The Works of William Cowper, Volume 1

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H. G. Bohn, 1853
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Page 108 - Zion, to give unto them beauty for ashes, the oil of joy for mourning, and the garment of praise for the spirit of heaviness; that they might be called trees of righteousness, the planting of the Lord, that he might be glorified.
Page 2 - Say, wast thou conscious of the tears I shed? Hover'd thy spirit o'er thy sorrowing son, Wretch even then, life's journey just begun? Perhaps thou gavest me, though unfelt, a kiss; Perhaps a tear, if souls can weep in bliss — Ah, that maternal smile! it answers — Yes.
Page 152 - There is more joy in heaven over one sinner that repenteth, than over ninety and nine just persons who need no repentance.
Page 429 - And that immortalizes whom it sings: — But thou hast little need. There is a Book By seraphs writ with beams of heavenly light, On which the eyes of God not rarely look, A chronicle of actions just and bright — There all thy deeds, my faithful Mary, shine ; And since thou own'st that praise, I spare thee mine.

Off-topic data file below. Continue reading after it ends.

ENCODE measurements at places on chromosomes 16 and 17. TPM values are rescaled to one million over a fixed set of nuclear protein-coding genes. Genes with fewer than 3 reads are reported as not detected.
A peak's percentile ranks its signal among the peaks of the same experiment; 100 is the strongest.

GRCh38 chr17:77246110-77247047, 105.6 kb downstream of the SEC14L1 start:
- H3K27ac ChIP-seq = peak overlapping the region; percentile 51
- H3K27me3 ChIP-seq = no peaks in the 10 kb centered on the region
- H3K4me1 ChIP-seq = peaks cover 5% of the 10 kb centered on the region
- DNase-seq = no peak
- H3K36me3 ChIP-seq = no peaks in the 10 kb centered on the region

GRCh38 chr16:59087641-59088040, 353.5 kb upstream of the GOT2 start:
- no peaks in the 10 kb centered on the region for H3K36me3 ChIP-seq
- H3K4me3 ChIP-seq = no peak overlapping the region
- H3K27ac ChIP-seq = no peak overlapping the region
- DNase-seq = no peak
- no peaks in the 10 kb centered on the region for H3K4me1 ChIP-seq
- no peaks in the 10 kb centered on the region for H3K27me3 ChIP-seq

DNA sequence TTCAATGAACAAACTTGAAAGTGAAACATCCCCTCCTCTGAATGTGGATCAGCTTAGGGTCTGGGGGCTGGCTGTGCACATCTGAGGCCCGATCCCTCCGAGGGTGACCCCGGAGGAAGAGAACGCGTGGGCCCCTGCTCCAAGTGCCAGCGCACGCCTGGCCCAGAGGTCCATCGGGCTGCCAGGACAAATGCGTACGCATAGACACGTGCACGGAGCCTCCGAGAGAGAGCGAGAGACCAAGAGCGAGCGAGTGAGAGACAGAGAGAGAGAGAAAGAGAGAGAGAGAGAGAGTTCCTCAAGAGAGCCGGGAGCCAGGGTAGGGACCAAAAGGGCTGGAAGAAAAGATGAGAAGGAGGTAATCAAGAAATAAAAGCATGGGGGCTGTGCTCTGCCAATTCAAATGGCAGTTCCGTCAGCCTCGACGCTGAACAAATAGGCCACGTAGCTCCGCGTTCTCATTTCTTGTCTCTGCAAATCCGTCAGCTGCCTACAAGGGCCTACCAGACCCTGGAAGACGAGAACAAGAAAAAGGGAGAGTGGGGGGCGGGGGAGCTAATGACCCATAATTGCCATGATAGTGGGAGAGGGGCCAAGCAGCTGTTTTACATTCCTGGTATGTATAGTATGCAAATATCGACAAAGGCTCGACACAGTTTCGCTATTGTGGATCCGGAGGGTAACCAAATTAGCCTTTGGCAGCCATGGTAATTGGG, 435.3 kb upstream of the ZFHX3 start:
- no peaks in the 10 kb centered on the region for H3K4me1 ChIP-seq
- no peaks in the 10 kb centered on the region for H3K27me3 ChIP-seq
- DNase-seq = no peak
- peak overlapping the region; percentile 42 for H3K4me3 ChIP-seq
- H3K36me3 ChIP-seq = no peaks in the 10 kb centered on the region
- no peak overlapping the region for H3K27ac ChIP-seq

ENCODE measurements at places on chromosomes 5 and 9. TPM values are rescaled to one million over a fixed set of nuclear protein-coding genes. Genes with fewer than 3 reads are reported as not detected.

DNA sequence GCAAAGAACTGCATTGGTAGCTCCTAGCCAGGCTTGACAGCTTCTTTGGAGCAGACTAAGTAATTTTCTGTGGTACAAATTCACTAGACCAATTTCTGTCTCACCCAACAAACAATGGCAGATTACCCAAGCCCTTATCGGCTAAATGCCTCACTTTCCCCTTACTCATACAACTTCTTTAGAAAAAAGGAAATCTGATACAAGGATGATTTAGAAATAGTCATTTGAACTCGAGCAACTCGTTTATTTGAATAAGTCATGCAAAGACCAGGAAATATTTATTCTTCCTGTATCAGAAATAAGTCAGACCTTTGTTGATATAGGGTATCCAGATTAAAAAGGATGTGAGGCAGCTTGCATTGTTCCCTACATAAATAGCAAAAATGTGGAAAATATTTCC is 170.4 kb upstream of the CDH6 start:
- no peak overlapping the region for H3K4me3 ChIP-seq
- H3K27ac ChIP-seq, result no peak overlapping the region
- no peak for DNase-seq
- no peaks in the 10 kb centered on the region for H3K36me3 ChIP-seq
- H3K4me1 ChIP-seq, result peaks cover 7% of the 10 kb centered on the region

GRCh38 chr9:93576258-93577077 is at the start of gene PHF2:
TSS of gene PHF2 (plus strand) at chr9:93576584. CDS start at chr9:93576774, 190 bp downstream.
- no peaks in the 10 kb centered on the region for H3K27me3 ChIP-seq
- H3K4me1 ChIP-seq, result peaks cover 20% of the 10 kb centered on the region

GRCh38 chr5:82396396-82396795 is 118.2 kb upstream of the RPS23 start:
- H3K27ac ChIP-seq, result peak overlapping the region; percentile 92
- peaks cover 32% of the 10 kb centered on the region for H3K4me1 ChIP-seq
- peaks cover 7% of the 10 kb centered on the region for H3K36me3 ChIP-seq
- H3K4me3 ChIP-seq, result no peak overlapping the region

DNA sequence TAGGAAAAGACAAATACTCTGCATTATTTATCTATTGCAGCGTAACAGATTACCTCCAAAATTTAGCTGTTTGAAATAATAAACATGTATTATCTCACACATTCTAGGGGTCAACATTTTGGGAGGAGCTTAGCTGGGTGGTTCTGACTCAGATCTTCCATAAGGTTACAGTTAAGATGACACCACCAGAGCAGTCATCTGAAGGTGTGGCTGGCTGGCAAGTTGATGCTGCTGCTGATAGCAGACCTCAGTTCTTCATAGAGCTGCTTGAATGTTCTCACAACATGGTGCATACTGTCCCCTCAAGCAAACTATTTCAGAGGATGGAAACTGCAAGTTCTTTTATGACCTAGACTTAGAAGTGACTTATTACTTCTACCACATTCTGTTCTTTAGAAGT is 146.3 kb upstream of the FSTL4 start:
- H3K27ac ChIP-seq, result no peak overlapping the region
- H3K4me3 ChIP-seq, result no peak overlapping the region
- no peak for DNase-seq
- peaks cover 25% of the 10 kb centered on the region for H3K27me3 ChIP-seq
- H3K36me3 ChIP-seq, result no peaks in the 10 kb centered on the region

Page 12 - Be it a weakness, it deserves some praise, We love the play-place of our early days; The scene is touching, and the heart is stone, That feels not at that sight, and feels at none.
Page 130 - ... till eleven, we read either the Scripture, or the sermons of some faithful preacher of those holy mysteries ; at eleven we attend divine service, which is performed here twice every day ; and from twelve to three we separate and amuse ourselves as we please. During that interval I either read in my own apartment, or walk, or ride, or work in the garden.
Page 106 - FAR from the world, O Lord, I flee, From strife and tumult far ; From scenes where Satan wages still His most successful war. 2 The calm retreat, the silent shade, With prayer and praise agree, And seem by thy sweet bounty made, For those who follow thee.
Page 169 - No creature could be more grateful than my patient after his recovery, — a sentiment which he most significantly expressed by licking my hand, first the back of it, then the palm, then every finger separately ; then between all the fingers, as if anxious to leave no part of it unsaluted, — a ceremony which he never performed but once again upon a similar occasion.
Page 2 - I heard the bell toll'd on thy burial day, I saw the hearse that bore thee slow away, And, turning from my nursery window, drew A long, long sigh, and wept a last adieu ! But was it such?
Page 468 - As when the moon, refulgent lamp of night, O'er heaven's clear azure spreads her sacred light, When not a breath disturbs the deep serene, And not a cloud o'ercasts the solemn scene ; Around her throne the vivid planets roll, And stars unnumber'd gild the glowing pole, O'er the dark trees a yellower verdure shed, And tip with silver every mountain's head...

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